Michaelangelo Matos dissects the dance music explosion in new book, ‘The Underground Is Massive’
Although dance music has grown to be a living, breathing global culture, most of today’s listeners know little of the genre’s history. As a response, Brooklyn-based writer Michaelangelo Matos, who writes for Rolling Stone and NPR, has penned a book documenting electronic music’s surge in the US. What started out as secretive warehouse raves in the 90s quickly flourished into the more glamorous club and festival circuit that skyrocketed about five years ago.
Matos boils down the entirety of dance music’s roots into 18 chapters by recounting the stories of the birth of house music in Chicago, Woodstock 1999, and Daft Punk’s revolutionary Coachella set in 2006. Composed of interviews and heavy research tracing back to a plethora of moments leading up to dance music’s boom, The Underground Massive also brings technology and drugs into the equation. The Internet’s growing relevance, in addition to pioneers like Richie Hawtin who took advantage of technology’s developments to further fuel electronic music, are what helped shape the genre. Needless to say, Matos also argues that drugs influenced a considerable portion of dance music’s advancement, specifically during the MDMA-fueled days of the early rave culture.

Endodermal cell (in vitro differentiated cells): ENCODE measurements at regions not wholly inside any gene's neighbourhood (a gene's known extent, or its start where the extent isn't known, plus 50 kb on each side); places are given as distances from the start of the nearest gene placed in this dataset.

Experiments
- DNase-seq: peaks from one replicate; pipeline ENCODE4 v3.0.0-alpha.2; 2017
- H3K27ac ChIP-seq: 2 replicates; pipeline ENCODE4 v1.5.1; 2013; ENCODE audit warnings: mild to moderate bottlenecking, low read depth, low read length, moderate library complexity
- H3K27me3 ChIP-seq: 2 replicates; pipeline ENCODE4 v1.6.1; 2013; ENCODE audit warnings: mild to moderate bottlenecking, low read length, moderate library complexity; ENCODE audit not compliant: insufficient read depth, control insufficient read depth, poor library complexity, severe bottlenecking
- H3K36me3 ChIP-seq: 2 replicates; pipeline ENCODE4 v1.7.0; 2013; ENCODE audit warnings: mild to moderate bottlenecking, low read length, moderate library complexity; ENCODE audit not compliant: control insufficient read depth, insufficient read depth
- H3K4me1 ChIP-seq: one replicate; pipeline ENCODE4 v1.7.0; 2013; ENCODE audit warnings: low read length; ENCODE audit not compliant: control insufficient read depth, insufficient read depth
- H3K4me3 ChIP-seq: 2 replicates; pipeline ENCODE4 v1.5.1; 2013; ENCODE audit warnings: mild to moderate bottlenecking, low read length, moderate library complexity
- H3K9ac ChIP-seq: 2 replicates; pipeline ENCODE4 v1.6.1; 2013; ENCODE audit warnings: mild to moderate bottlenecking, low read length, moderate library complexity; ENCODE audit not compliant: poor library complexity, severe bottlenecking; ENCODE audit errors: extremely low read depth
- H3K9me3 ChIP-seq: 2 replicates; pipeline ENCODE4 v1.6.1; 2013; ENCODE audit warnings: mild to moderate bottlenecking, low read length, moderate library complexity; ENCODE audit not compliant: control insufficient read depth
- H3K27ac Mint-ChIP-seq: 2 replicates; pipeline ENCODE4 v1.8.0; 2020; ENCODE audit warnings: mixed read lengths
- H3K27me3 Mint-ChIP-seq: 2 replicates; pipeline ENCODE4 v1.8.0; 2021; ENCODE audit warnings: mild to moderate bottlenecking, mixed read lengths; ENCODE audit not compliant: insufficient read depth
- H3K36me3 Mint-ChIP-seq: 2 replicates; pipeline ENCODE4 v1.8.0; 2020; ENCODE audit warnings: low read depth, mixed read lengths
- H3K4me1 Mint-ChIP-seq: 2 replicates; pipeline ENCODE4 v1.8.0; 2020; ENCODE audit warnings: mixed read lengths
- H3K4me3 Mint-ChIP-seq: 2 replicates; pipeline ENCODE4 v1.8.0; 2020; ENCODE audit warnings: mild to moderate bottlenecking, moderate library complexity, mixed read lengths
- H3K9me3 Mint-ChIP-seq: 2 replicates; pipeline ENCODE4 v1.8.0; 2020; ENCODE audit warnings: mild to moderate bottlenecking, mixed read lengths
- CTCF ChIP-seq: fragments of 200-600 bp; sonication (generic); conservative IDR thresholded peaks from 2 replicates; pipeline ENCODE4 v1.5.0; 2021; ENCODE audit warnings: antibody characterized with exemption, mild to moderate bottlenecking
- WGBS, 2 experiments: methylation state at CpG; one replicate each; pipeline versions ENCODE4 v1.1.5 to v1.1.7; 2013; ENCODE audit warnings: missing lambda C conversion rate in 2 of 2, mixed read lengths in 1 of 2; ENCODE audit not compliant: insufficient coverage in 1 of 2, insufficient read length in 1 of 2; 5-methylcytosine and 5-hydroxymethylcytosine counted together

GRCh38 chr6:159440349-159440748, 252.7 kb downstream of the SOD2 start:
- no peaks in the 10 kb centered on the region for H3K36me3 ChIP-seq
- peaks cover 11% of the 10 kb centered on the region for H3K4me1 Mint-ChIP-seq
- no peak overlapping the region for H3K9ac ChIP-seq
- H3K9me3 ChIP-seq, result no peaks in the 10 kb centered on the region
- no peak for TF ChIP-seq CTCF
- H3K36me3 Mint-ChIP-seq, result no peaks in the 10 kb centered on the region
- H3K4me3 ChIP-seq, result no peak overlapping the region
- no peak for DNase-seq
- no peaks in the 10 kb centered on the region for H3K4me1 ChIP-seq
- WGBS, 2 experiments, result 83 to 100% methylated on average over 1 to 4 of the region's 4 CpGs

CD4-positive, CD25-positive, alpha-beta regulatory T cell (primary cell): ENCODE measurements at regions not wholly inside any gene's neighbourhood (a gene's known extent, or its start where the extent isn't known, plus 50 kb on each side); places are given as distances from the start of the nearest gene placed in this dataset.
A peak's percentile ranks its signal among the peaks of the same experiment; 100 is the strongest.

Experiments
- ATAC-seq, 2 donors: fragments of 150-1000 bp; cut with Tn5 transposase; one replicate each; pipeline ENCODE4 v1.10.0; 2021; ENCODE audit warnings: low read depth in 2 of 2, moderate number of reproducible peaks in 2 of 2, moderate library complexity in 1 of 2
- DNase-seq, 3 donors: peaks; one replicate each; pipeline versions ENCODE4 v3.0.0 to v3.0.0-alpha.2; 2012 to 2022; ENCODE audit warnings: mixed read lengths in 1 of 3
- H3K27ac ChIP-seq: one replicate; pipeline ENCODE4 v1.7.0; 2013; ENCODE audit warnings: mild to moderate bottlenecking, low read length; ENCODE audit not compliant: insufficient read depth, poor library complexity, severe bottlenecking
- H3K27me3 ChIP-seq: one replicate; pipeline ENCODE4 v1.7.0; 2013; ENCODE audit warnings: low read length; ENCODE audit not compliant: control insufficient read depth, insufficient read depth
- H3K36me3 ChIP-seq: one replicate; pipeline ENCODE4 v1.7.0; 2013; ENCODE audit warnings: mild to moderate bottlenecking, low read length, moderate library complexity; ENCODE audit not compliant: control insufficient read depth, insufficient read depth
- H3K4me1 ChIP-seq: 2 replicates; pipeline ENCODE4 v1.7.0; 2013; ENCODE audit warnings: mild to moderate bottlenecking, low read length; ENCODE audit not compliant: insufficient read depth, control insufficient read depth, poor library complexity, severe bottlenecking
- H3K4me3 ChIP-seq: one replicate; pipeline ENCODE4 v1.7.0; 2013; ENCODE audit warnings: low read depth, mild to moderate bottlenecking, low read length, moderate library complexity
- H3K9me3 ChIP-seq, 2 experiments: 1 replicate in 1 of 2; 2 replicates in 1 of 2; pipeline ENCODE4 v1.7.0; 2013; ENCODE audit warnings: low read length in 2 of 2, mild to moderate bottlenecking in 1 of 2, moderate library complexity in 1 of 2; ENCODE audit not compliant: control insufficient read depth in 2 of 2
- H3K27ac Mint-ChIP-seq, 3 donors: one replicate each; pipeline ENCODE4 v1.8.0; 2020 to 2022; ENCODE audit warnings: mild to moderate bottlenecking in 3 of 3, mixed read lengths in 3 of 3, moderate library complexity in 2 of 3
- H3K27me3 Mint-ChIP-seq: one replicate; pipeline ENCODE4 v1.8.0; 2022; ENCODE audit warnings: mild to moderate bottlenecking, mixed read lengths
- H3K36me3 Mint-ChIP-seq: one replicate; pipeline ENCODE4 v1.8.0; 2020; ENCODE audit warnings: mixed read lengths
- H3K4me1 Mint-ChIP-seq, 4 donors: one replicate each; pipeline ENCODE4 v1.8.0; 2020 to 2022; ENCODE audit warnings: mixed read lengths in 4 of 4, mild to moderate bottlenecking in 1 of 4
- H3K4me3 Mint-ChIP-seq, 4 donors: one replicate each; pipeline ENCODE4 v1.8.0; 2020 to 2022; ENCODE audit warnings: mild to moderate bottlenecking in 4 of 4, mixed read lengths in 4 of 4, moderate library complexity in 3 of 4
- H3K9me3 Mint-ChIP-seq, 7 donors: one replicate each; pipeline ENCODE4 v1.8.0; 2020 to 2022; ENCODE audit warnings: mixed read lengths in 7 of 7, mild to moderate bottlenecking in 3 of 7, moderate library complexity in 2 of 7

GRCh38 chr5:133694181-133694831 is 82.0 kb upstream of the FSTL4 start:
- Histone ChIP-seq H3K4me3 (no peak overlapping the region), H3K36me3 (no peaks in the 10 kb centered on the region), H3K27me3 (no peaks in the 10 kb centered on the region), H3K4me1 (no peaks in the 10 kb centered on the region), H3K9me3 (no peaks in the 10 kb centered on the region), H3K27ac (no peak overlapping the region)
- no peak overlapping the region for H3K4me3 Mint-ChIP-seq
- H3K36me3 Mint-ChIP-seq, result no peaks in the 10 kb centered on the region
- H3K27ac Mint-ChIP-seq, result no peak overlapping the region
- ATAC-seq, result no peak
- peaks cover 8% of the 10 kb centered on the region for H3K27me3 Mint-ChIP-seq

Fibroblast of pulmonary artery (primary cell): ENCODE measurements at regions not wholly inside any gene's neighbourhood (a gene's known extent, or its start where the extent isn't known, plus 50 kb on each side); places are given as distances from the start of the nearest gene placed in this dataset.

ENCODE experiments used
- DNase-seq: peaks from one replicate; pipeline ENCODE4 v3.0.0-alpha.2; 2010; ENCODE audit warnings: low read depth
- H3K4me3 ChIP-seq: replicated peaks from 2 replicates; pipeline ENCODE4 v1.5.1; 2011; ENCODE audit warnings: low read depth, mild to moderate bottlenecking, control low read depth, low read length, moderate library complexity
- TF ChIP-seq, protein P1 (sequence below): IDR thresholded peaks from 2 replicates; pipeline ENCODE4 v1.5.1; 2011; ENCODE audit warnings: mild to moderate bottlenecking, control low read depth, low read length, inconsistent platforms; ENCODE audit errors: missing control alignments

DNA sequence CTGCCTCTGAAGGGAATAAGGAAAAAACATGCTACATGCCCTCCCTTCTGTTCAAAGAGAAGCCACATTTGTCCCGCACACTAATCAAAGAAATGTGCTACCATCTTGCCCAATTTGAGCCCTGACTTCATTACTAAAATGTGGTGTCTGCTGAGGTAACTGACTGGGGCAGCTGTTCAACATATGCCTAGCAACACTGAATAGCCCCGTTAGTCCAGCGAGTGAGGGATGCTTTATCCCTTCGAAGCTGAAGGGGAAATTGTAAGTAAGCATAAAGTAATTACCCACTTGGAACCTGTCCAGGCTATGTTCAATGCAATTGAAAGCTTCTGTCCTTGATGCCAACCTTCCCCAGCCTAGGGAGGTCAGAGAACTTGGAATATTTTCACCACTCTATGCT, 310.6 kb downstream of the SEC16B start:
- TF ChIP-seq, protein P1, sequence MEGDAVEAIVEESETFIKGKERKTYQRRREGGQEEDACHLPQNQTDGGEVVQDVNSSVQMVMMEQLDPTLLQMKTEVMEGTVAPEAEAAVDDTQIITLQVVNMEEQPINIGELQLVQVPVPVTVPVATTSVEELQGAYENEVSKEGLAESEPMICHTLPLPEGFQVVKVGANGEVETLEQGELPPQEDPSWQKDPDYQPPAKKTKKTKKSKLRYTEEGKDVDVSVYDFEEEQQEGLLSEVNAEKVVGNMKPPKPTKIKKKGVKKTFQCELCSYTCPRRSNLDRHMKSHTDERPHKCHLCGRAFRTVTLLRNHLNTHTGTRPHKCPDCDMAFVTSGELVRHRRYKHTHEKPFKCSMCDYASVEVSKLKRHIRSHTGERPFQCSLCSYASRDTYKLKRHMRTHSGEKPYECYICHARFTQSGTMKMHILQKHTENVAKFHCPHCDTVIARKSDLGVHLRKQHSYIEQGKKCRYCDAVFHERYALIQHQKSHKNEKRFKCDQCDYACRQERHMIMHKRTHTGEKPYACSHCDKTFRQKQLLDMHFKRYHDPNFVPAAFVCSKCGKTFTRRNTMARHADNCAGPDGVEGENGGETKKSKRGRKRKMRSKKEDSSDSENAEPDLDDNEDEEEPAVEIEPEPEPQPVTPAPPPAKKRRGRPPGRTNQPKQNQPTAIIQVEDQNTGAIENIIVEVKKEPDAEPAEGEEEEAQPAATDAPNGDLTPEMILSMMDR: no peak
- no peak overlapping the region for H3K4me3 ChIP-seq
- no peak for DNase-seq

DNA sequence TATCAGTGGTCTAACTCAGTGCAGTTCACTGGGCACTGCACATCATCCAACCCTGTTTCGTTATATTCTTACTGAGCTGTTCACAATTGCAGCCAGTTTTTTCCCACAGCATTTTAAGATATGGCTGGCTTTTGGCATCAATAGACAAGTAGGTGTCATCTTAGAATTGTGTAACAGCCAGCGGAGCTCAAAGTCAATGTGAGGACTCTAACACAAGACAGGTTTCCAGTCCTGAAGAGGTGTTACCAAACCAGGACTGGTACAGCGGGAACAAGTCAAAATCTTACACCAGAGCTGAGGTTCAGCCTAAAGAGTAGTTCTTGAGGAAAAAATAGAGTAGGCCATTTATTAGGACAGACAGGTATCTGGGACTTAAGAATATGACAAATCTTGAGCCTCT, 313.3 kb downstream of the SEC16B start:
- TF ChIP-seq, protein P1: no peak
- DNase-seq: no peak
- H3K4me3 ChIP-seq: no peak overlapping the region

Click here to pre-order The Underground Is Massive.
Via: The Seattle Times